Homemade vanilla extract comes together quickly and easily via sous vide
This sous vide vanilla extract is just what you need to kick start your holiday baking! Make it with vodka OR bourbon, depending on your preference!
Every baker needs a good quality vanilla extract in their pantry
This is true no matter what time of year it is. BUT! The holiday season is upon us!
If you're like me, there will be a lot of baking going on at this time of year. And just about every recipe for baked goods lists vanilla extract as an ingredient.
"Why is that?", you might be asking. Well, vanilla extract's role in baked goods is sort of the same as salt in savory foods (though you should definitely also use salt in all of your baked goods... a lecture for another day): It enhances all of the other flavors in the recipe.
Since it's an integral ingredient, you might as well make it a good quality one!
Why make it yourself instead of buying it at the store?
Sure, you can buy vanilla extract at the store. I do it sometimes. BUT I'd argue that there are some pretty good reasons for making your own at home.
One of the biggest reasons (that I can think of) to make homemade vanilla extract is the cost savings! Think about it, decent quality vanilla extract is at least $6 per OUNCE at the grocery store.
Now, let's talk about this homemade version. Let's assume that you're making this with a mid-range vodka (Smirnoff; which costs about $0.42 per oz), quart Mason jars (32 oz), and vanilla beans that cost about $3 per bean. You with me?
So...: 32 oz Mason jar * $0.42 per oz vodka = $13.44
Using 1 vanilla bean per 8 oz of vodka means $3 per bean * 4 = $12
$13.44 + $12 = $25.44
NOW, take the total amount of $25.44 and divide that by 32 oz and you get... approximately $0.80 PER OUNCE. That's 7.5 times less expensive than the store bought stuff. 7.5 times cheaper!
So, yeah. It's way cheaper. Also, sorry for doing math on a food blog. ¯_(ツ)_/¯
Customization; Flavor and quality
You can customize your vanilla extract to meet your preferences. Take each of the preparations in this recipe, for instance. I think the more typical preparation would involve the use of plain vodka. It's great that way.
BUT I tend to prefer my vanilla made with bourbon. Y'all know that I have a serious affinity for the stuff. Just take a look around my blog.
Basically, you do you. Make one, or both! Either way, you know it's going to be great quality stuff that tastes fantastic.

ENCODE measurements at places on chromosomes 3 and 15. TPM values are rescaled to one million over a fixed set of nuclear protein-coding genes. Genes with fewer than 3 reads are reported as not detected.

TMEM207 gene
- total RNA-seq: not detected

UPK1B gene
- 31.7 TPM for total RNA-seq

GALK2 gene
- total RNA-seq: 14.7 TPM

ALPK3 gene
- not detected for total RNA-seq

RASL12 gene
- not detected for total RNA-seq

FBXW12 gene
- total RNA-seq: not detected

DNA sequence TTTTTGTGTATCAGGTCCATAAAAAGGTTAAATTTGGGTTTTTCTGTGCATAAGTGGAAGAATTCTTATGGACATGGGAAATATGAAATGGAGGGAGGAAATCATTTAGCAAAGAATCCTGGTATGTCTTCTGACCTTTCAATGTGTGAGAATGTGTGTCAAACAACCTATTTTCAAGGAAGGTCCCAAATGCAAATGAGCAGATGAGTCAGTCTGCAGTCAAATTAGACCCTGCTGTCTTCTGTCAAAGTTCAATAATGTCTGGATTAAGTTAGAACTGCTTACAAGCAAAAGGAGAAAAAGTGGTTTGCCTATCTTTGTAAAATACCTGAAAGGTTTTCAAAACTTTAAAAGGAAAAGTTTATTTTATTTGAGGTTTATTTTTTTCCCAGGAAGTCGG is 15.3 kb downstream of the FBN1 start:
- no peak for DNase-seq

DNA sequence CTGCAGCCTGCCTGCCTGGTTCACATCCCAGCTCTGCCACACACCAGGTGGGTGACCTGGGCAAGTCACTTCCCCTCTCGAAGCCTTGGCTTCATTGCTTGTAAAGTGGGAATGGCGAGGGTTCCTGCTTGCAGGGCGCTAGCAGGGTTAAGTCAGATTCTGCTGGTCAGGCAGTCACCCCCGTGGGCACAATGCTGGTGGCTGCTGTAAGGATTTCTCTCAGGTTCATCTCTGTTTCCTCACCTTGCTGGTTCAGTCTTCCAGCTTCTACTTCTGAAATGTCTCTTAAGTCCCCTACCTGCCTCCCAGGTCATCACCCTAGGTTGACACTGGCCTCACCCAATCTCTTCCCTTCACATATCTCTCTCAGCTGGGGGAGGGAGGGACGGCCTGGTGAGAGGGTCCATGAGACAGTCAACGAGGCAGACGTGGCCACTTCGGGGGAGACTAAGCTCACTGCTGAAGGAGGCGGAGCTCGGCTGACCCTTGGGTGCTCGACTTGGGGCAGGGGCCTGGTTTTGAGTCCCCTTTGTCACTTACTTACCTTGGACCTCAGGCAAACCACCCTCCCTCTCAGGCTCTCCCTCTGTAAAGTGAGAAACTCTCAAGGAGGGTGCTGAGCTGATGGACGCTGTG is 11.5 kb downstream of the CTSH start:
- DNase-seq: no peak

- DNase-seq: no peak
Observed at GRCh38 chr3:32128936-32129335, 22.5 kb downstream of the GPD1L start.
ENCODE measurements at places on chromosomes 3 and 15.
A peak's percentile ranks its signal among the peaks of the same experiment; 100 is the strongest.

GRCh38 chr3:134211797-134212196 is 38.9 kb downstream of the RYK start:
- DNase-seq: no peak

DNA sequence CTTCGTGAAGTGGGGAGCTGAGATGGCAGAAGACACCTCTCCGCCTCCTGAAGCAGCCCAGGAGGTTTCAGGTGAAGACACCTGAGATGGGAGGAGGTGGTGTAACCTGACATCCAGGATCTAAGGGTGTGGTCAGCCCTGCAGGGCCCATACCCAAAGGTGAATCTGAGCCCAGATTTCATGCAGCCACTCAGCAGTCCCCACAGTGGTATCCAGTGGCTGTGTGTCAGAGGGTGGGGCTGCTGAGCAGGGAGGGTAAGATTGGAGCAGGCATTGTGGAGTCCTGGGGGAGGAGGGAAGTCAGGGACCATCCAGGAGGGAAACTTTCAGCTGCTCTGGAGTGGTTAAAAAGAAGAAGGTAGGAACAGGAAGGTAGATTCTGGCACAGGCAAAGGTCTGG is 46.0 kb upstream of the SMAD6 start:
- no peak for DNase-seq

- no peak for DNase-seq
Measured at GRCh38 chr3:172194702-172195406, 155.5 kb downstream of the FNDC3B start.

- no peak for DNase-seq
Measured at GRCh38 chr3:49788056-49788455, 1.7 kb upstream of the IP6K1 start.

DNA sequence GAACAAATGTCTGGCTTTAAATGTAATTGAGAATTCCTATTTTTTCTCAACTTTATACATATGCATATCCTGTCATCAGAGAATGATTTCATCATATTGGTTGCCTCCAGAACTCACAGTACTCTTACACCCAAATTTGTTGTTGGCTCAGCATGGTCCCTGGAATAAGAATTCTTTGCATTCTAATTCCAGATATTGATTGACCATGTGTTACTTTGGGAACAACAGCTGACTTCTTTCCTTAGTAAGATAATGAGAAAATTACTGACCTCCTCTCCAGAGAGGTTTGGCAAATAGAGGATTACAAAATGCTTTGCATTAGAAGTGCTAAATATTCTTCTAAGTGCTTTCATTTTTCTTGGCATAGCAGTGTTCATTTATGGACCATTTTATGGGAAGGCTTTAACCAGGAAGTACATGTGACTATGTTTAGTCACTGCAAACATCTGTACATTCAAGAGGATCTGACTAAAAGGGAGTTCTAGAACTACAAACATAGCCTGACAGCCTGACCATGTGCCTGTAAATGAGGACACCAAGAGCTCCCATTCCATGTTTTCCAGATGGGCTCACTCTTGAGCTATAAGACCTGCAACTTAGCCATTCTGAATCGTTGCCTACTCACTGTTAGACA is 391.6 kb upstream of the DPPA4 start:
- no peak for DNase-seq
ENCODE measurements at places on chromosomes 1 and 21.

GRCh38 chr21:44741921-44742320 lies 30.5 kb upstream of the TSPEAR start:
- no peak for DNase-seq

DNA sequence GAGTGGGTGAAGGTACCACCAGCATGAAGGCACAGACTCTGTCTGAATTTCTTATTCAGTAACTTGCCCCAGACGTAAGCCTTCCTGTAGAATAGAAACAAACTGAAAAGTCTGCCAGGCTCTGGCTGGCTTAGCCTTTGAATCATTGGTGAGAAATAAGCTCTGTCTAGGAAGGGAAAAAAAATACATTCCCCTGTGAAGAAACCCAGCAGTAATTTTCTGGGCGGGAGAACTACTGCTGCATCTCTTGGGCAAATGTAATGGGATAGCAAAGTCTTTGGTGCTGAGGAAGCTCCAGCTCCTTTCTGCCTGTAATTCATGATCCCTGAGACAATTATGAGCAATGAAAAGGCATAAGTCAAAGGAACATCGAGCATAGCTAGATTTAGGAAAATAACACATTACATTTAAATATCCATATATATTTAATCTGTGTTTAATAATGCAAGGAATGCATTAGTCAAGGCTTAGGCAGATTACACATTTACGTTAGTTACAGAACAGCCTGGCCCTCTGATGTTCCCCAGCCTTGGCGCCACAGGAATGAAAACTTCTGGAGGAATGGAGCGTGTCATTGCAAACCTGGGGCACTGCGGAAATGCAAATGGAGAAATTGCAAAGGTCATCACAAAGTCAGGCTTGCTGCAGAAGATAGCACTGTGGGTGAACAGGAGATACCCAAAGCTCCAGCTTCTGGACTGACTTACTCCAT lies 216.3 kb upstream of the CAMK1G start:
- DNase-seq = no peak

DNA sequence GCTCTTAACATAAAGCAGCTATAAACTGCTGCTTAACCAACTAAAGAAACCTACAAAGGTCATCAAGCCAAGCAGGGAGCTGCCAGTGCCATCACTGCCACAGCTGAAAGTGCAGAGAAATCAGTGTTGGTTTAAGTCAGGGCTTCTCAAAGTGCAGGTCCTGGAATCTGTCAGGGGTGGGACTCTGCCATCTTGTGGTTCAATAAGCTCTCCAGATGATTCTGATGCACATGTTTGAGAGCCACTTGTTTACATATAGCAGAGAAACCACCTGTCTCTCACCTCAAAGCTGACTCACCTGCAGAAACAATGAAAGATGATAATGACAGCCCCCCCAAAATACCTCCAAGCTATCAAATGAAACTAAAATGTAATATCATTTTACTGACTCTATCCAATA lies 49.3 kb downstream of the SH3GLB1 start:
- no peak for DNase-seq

Speed! (thanks to sous vide)
Making homemade vanilla extract the old fashioned way (putting split vanilla beans in a container with liquor and then stashing it away) can take weeks or months to make.
When you make it with sous vide, you're done within a matter of hours! That means you can start baking that much quicker.
What should I make with this homemade vanilla extract?
Lots of things! Use this homemade vanilla extract in every baked good that calls for vanilla extract!
If I may, allow me to make one specific suggestion. The bourbon version of this homemade vanilla extract would be particularly good when baked into these Maple Bourbon Chocolate Chip Pecan Cookies. There cannot be enough bourbon flavor.
Looking for other recipes that can be made using sous vide?
I made some really delicious Homemade Sous Vide Limoncello earlier this year. Peel some lemons, add some vodka, and sous vide for a couple of hours before mixing with some simple syrup. Boom. Done.
And let's not forget my Crab Cake Eggs Florentine! The hollandaise sauce was made using the sous vide. It seriously couldn't have been easier. If you're having people over for brunch, I'd definitely recommend this method for making hollandaise. Please also don't forget about these Sous Vide Eggs. They are impossibly creamy and velvety in texture, not to mention delicious. They're perfect for meal prepping, too.
OH! And don't forget about my Sous Vide Chocolate Cheesecakes. You can even make them with this vanilla extract.
When talking sous vide I always need to give a shoutout to Chelsea over at A Duck's Oven. Her blog is fab, and her sous vide cookbook is 10/10!